While many recent adventure games return to an older pixelated 90s aesthetic, The Book of Unwritten Tales is a game that decides to flex as much graphical prowess as possible. This means extensive, lush environments and highly detailed models across the board, and it looks really excellent as a result. While there are hardly any action scenes or other strenuous moments that might tax a more kinetic game, the general art style does a fantastic job of capturing the slightly cartoonish fantasy RPG style immediately recognizable from Warcraft and other such games. The only real fault with the graphics is the occasional bout of messy, clipped animation. This most often comes up when either two characters interact with each other or a character takes an item out of his or her inventory. It’s rather unavoidable—Ivo’s skimpy leather armor doesn’t have a lot in the way of pockets, so stuff just appears in her hands—but rarely becomes a major annoyance. Overall, the environments are absolutely stunning and the characters are just detailed enough to compliment the charming dialogue.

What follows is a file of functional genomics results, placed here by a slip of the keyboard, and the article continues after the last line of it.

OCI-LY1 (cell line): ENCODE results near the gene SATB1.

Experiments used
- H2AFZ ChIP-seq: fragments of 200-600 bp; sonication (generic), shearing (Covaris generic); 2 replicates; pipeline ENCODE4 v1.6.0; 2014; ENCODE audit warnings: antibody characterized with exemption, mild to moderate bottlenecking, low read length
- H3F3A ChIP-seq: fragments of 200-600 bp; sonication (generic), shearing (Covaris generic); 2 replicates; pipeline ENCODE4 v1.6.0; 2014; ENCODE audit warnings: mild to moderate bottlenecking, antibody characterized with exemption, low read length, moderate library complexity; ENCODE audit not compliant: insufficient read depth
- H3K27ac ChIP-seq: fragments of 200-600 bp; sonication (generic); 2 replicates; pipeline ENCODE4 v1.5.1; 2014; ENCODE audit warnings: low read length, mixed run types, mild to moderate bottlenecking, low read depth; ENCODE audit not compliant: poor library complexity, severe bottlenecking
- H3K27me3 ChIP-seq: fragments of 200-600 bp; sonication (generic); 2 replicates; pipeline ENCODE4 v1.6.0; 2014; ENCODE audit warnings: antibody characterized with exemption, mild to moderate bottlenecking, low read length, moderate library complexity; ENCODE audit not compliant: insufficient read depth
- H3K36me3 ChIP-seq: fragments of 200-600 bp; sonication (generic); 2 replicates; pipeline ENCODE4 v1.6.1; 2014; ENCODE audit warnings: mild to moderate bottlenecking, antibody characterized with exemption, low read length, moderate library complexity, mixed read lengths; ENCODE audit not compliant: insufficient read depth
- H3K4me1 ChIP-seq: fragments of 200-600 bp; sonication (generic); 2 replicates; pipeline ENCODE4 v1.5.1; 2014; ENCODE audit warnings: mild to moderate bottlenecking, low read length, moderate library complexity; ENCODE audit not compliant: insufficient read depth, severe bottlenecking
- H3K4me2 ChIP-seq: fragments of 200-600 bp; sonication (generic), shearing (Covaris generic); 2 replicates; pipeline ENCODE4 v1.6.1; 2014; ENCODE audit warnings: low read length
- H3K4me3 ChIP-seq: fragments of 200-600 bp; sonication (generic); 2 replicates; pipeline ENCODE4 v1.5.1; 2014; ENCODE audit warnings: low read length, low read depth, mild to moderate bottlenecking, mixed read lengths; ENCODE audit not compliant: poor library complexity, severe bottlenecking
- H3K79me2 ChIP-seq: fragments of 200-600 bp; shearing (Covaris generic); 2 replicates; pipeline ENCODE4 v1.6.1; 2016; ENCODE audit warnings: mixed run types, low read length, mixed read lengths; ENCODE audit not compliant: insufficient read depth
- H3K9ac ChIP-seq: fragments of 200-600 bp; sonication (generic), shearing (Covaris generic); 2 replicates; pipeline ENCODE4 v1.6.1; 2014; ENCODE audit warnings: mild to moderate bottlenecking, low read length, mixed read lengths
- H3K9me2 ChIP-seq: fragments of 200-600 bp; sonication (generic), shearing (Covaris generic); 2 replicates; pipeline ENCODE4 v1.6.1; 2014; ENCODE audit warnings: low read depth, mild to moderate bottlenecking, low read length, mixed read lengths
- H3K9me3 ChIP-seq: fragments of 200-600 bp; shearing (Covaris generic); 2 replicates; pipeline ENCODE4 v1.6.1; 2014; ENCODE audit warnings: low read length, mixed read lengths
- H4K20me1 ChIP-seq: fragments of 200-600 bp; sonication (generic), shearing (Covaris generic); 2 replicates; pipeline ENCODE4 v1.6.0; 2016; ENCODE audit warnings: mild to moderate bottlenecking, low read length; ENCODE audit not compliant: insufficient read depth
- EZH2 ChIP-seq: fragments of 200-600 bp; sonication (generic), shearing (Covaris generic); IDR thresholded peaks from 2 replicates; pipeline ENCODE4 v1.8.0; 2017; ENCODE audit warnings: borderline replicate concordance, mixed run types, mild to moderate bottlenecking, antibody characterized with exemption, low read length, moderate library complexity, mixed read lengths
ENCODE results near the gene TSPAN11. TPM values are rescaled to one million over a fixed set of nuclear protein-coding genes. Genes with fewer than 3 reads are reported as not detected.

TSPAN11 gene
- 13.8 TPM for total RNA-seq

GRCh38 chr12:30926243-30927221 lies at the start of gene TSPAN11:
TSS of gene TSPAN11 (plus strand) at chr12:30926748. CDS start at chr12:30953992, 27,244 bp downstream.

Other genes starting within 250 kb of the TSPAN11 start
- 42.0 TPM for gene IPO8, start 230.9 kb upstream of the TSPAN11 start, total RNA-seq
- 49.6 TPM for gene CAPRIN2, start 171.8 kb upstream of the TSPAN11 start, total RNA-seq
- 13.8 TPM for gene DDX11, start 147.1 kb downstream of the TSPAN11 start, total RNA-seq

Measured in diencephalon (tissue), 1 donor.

If you have room in your heart for one more fantasy parody, The Book of Unwritten Tales is a really excellent and clever piece of satire. It certainly keeps the adventure game tradition live and well, and manages to feel suitably epic in scope. The Steam page claims over twenty hours of gameplay, but I only really took twelve or so to reach the end. Still, that’s quite a length for an adventure game and it managed to stay engaging throughout. Any adventure game fan should certainly pick this one up if they haven’t already.
This review is based on a review copy of the Steam version of The Book of Unwritten Tales provided by KING Art and distributed by Nordic Games.